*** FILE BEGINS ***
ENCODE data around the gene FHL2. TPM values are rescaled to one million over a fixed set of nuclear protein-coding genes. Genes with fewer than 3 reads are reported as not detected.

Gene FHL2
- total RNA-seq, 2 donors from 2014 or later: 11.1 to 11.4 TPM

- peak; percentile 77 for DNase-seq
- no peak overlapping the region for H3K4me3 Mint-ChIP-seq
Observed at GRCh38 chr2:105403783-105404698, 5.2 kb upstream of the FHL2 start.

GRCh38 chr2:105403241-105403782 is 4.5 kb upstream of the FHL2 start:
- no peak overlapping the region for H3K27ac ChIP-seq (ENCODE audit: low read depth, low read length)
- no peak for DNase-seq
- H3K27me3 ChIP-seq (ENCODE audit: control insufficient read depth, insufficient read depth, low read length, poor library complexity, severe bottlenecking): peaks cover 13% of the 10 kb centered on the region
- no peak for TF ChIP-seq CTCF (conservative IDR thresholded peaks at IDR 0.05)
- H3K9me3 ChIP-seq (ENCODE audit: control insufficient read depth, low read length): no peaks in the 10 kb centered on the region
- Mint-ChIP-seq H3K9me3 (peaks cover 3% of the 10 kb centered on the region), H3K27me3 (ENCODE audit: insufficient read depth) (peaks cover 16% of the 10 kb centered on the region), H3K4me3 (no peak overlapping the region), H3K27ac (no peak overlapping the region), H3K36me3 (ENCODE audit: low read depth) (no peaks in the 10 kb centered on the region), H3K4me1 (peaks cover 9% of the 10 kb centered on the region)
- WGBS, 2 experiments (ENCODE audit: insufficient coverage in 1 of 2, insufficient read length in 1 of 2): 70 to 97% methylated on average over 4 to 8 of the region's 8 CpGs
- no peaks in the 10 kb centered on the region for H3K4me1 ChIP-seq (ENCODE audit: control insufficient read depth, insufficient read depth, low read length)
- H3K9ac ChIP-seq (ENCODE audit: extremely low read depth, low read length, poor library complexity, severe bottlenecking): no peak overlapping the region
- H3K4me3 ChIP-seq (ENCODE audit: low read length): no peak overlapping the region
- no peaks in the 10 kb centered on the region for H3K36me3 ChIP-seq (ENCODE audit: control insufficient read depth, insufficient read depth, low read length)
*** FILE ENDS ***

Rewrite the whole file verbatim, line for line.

ENCODE data around the gene FHL2. TPM values are rescaled to one million over a fixed set of nuclear protein-coding genes. Genes with fewer than 3 reads are reported as not detected.

Gene FHL2
- total RNA-seq, 2 donors from 2014 or later: 11.1 to 11.4 TPM

- peak; percentile 77 for DNase-seq
- no peak overlapping the region for H3K4me3 Mint-ChIP-seq
Observed at GRCh38 chr2:105403783-105404698, 5.2 kb upstream of the FHL2 start.

GRCh38 chr2:105403241-105403782 is 4.5 kb upstream of the FHL2 start:
- no peak overlapping the region for H3K27ac ChIP-seq (ENCODE audit: low read depth, low read length)
- no peak for DNase-seq
- H3K27me3 ChIP-seq (ENCODE audit: control insufficient read depth, insufficient read depth, low read length, poor library complexity, severe bottlenecking): peaks cover 13% of the 10 kb centered on the region
- no peak for TF ChIP-seq CTCF (conservative IDR thresholded peaks at IDR 0.05)
- H3K9me3 ChIP-seq (ENCODE audit: control insufficient read depth, low read length): no peaks in the 10 kb centered on the region
- Mint-ChIP-seq H3K9me3 (peaks cover 3% of the 10 kb centered on the region), H3K27me3 (ENCODE audit: insufficient read depth) (peaks cover 16% of the 10 kb centered on the region), H3K4me3 (no peak overlapping the region), H3K27ac (no peak overlapping the region), H3K36me3 (ENCODE audit: low read depth) (no peaks in the 10 kb centered on the region), H3K4me1 (peaks cover 9% of the 10 kb centered on the region)
- WGBS, 2 experiments (ENCODE audit: insufficient coverage in 1 of 2, insufficient read length in 1 of 2): 70 to 97% methylated on average over 4 to 8 of the region's 8 CpGs
- no peaks in the 10 kb centered on the region for H3K4me1 ChIP-seq (ENCODE audit: control insufficient read depth, insufficient read depth, low read length)
- H3K9ac ChIP-seq (ENCODE audit: extremely low read depth, low read length, poor library complexity, severe bottlenecking): no peak overlapping the region
- H3K4me3 ChIP-seq (ENCODE audit: low read length): no peak overlapping the region
- no peaks in the 10 kb centered on the region for H3K36me3 ChIP-seq (ENCODE audit: control insufficient read depth, insufficient read depth, low read length)